Ineffability—that which cannot be explained in words—lies at the heart of the Christian mystical tradition. It has also been part of every discussion of religiousexperience since the early twentieth century. Despite this centrality, ineffability is a concept that has largely been ignored by philosophers of religion. In this book, Bennett-Hunter builds on the recent work of David E. Cooper, who argues that the meaning of life can only be understood in terms of an ineffable source on which (...) life depends, and engages with the work of continental philosophers, such as Heidegger, Merleau-Ponty and Karl Jaspers. This is the first book to explore the concept of ineffability within contemporary philosophy of religion and provides a starting point for further scholarly debate. It will be of interest to scholars of philosophy of religion, theology, existentialism and phenomenology. -/- 'Bennett Hunter’s book is a timely contribution to the growing theological and philosophical literature on mystery and ineffability. Written in a lucid and elegant style, the book makes a convincing case for the ineffability of religiousexperience and explores its relationship to a sense that our lives are answerable to such experience.' — David E. Cooper. -/- 'Philosophers have long concentrated on linguistic forms in a way that has isolated language from the rest of life, and this isolation has increasingly obscured for them the vast range of things that cannot be spoken. Bennett-Hunter is not the first philosopher to try and map this distracted field, but he is remarkable in the width and sympathy of his approach to the highly various thinkers whom he invokes to illuminate it.' — Mary Midgley. (shrink)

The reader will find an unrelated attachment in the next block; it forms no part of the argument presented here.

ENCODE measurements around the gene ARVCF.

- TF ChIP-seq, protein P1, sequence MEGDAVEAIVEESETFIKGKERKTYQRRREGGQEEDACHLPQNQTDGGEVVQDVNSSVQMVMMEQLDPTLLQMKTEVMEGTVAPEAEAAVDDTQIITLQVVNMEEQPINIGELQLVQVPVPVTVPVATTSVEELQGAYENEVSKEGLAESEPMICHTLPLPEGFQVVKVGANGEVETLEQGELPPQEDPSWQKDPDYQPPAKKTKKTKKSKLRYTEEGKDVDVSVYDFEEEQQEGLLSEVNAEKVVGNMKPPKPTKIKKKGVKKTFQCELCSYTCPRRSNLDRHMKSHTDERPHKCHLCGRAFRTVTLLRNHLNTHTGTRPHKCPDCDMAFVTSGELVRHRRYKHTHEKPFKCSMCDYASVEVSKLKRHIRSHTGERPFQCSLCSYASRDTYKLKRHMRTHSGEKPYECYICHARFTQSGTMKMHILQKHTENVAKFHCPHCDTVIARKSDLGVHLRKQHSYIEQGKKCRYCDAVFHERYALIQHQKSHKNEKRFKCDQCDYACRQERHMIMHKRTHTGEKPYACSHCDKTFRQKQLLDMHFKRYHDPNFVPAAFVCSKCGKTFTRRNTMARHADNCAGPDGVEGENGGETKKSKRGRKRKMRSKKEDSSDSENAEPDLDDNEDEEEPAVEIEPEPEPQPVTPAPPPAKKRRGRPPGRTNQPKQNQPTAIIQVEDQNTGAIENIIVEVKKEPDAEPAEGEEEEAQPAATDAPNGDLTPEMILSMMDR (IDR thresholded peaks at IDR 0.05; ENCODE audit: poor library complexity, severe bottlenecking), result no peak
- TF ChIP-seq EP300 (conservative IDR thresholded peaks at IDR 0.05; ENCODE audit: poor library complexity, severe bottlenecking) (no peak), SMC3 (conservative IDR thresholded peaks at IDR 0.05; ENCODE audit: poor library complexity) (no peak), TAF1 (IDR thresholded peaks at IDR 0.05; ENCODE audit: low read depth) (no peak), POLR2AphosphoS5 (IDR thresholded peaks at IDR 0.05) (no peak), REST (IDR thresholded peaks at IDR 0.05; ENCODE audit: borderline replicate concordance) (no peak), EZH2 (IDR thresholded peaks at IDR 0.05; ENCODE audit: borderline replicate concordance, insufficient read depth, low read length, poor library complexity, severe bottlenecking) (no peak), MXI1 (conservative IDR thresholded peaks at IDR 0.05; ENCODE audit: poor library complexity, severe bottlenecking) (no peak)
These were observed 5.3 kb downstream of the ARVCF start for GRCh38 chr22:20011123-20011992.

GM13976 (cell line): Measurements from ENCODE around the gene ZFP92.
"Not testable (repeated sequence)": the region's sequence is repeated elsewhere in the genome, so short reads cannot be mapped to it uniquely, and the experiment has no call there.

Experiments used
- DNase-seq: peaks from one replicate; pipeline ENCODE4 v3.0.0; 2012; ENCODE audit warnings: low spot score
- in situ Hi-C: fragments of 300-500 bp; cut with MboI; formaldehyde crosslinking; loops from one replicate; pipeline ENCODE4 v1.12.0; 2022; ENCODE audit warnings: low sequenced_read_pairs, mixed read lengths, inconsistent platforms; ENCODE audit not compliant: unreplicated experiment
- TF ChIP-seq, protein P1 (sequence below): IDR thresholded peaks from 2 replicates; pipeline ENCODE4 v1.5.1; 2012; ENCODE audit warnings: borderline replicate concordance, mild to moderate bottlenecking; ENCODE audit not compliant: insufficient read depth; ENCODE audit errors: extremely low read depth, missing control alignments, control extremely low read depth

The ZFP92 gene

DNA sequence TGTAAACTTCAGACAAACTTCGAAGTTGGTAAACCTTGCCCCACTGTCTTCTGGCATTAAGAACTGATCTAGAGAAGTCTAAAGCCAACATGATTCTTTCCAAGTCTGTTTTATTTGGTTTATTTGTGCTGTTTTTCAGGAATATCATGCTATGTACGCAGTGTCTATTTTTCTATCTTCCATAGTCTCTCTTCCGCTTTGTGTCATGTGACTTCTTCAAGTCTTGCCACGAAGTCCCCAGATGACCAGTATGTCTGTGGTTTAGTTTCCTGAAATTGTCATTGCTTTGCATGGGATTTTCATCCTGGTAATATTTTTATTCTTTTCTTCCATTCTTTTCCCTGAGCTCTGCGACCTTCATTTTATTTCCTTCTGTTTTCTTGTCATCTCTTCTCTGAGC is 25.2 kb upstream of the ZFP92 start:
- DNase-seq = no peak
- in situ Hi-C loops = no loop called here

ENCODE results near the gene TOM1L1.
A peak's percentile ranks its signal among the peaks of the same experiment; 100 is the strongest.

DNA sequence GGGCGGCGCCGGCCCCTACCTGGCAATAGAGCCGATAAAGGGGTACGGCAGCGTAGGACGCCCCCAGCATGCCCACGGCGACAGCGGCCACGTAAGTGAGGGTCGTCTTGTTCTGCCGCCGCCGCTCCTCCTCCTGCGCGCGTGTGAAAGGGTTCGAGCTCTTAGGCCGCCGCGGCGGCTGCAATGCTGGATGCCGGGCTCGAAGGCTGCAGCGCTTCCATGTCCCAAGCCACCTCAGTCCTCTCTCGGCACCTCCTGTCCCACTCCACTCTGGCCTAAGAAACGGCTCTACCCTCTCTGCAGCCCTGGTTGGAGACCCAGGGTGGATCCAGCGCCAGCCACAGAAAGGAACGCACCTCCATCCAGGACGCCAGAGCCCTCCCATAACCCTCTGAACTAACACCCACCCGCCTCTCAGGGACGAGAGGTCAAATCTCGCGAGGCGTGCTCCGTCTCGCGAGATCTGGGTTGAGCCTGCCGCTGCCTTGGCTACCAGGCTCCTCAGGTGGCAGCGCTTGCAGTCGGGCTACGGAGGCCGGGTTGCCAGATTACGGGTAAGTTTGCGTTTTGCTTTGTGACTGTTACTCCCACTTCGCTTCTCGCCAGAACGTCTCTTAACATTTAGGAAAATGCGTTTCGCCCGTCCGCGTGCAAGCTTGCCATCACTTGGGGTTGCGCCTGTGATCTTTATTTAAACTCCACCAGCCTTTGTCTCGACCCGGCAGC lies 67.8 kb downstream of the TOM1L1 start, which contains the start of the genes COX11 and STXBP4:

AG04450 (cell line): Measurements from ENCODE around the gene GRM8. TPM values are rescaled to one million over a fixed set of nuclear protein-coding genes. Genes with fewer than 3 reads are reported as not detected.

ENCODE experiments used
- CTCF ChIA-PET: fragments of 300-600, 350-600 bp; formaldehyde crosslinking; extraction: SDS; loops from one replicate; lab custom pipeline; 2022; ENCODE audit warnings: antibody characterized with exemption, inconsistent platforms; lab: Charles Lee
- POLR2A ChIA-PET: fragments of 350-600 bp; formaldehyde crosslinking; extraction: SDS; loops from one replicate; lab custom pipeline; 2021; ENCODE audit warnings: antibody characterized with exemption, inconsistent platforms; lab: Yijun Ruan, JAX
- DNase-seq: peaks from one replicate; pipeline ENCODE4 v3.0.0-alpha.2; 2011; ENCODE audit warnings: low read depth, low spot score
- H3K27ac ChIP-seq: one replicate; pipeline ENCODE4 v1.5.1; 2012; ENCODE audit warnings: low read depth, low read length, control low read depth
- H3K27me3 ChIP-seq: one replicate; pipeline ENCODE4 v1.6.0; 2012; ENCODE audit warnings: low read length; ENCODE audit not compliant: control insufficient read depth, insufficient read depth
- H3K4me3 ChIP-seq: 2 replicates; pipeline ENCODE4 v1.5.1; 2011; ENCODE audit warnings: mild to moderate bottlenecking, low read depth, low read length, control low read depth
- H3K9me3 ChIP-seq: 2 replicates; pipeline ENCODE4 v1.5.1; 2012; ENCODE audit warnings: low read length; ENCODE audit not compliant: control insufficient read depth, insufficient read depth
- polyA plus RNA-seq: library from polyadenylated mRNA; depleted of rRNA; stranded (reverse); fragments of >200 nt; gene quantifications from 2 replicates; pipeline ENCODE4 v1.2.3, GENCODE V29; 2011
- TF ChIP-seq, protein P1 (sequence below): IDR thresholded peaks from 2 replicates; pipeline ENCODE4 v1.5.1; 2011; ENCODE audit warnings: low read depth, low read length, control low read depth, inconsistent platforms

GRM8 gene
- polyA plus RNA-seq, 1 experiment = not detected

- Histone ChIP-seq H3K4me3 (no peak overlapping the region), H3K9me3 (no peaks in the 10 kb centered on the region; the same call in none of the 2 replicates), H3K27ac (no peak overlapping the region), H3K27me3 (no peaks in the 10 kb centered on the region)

Can beliefs to the effect that god is manifesting himself in a certain way to the believer ("m-beliefs") be justified by its seeming to the believer that he experiences god doing that? the issue is discussed in the context of several concepts of justification. on a "normative" concept of justification the answer will depend on what one's intellectual obligations are vis-a-vis practices of belief formation. on a rigorous view of such obligations one is justified in forming a m-belief on the (...) basis of experience only if one has adequate reasons for taking that practice to be reliable. on a more permissive view of such obligations, one is justified only if one lacks adequate reasons for taking the practice to be unreliable. it is suggested that neither this practice nor, e.g., the practice of forming perceptual beliefs on the basis of sense perception passes the stronger test, but that they both pass the weaker test. (shrink)